The day before Christmas can also be used for some last minute preparations for the Christmas feast tomorrow. I must admit that we generally have a very modest meal at Christmas, with some seafood to begin with, then typically a roast with some vegetables, and a dessert which is light and cool (the temperature maximum expected tomorrow is 27˚C). This is a very easy recipe for a Yule Log, which is made the previous day.


1/2 cup icing sugar (with some additional for garnishing)
1/4 cup natural unsweetened cocoa powder
1 teaspoons instant coffee powder
2 cups chilled heavy whipping cream
1 teaspoon vanilla extract
1 250g package plain chocolate biscuits (e.g. Arnotts Choc Ripple)
Vanilla “mushroom” meringues (shop-bought) - optional for decoration
Chocolate shavings – optional for decoration
Glacé fruits – optional for decoration
Ground pistachio nuts – optional for decoration


Sift the icing sugar, cocoa powder, and coffee powder into a small bowl. Using an electric mixer, beat cream and vanilla in large bowl until soft peaks form. Add cocoa mixture, mix in well and beat until stiff peaks form.
Spread one side of one chocolate biscuit with a rounded teaspoonful cream mixture; top with another biscuit. Continue layering biscuits and cream for stack of five. Place stack on its side on long platter. Repeat making stacks with remaining biscuits and some of the cream; form log on platter by attaching stacks with the cream. Using a spatula, spread remaining mocha cream over outside of log to coat. Cover; chill at least 2 hours (better to prepare the previous day and keep chilled).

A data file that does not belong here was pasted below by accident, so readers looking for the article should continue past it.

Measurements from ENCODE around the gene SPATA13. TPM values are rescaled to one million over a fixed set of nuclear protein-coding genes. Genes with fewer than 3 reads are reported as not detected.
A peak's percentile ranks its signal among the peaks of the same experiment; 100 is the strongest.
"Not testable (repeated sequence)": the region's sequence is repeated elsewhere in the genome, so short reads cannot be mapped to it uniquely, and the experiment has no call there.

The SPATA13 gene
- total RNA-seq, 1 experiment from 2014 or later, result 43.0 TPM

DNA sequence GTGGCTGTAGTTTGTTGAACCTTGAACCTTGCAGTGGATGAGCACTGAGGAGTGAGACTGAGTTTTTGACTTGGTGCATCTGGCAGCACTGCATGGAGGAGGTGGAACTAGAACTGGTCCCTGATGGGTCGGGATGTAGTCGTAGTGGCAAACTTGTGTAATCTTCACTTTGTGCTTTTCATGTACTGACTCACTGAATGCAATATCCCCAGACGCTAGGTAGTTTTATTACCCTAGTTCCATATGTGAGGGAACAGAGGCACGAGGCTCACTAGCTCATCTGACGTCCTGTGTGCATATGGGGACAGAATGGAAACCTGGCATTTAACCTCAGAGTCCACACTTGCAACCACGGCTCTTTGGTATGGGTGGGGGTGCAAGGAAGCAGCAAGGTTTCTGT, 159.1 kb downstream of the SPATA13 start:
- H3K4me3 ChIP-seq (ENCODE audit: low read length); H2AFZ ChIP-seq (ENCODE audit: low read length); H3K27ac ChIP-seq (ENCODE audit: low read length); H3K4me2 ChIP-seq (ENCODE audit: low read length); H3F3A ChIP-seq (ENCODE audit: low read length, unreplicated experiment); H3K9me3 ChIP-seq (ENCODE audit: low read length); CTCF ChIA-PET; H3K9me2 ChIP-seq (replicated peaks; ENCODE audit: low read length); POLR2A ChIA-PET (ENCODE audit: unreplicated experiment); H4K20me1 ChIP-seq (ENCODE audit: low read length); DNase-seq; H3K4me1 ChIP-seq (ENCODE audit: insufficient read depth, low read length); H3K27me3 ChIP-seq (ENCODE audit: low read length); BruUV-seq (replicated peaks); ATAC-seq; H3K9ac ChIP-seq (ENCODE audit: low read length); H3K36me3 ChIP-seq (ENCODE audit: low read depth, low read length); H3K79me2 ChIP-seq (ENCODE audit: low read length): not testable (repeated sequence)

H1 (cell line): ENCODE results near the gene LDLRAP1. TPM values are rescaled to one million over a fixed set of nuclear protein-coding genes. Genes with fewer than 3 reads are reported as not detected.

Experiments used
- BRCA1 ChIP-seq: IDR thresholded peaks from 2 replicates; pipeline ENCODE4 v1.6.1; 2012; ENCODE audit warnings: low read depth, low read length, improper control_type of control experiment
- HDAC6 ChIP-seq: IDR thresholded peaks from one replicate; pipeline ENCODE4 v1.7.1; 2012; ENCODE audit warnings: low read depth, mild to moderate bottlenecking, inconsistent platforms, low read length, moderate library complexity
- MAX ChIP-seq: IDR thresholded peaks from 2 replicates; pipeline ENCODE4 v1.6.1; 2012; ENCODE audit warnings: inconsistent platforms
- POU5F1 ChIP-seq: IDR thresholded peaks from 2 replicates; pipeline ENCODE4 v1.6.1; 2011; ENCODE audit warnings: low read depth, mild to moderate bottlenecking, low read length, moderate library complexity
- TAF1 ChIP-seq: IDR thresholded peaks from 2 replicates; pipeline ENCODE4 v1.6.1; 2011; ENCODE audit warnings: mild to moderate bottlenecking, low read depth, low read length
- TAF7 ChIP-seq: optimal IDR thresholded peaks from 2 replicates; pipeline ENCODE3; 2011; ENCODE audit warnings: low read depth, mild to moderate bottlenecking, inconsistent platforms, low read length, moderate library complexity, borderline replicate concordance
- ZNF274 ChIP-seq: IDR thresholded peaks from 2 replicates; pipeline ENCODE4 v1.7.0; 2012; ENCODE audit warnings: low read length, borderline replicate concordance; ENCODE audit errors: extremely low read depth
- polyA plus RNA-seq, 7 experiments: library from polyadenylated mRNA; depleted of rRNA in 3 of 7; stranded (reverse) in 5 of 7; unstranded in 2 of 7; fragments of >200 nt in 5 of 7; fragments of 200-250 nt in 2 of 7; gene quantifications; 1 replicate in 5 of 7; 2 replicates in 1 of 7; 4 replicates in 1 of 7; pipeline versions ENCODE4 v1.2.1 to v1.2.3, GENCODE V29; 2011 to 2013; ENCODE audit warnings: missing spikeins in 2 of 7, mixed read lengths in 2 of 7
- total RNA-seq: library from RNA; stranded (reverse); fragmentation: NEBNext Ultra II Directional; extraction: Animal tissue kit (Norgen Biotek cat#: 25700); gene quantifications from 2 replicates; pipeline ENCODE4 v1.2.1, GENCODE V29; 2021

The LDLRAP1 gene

Place platter with yule log on work surface. Using fork, gently pull tines of fork along length of frosting on log to create design resembling tree bark. You may also pipe the cream around the log and use glacé fruit to make flowers. Sift powdered sugar over log to resemble snow, if desired. Arrange meringue “mushrooms” along sides of log if desired. Cut log on diagonal into thick slices. Serve immediately.

Merry Christmas!

Wednesday 22 December 2010


“I don’t believe in astrology; I’m a Sagittarius and we’re skeptical.” - Arthur C. Clarke

Well, today was my last day at work and it was a busy one too. Of course I didn’t finish half the things I intended to finish, so there is some homework I took with me… I was very grateful to receive quite a few emails and personal greetings from staff that thanked me for the year and for my support. It is good to do something and have that recognised. I think one of the gravest and commonest sins that we as humans can guilty of is that of ingratitude. It is so easy to thank people and quite often it means so much to them. I always do it (but it supports my argument that gratitude is all too common), but I often get a stunned look as I say “thank you”, or “I appreciate what you said, …or did, …or your support”.

I was thinking today, as the sun enters the zodiac sign of Capricorn, that Jesus Christ is a Capricorn! I looked up the traits of capricornians and lo and behold, there is something in thie astrology business! LOLLL

CAPRICORN THE GOAT: December 23rd - January 20th. Ruled by Saturn. A cardinal, feminine, negative, earth sign. Polar or opposite sign is Cancer. Fixed Star: Algiedi.

Aloof, Ambitious, Calculating, Careful, Competitive, Cool, Dependable, Dogged, Earnest, Goal-setting, Patient, Practical, Prudent, Quiet, Self-disciplined, Serious, Tough.

The Capricornian may be summarised with the verb: “I utilise”. A mountain top, a great father figure, the boss, the executive.  A Capricornian quote: “I will be lord over myself.”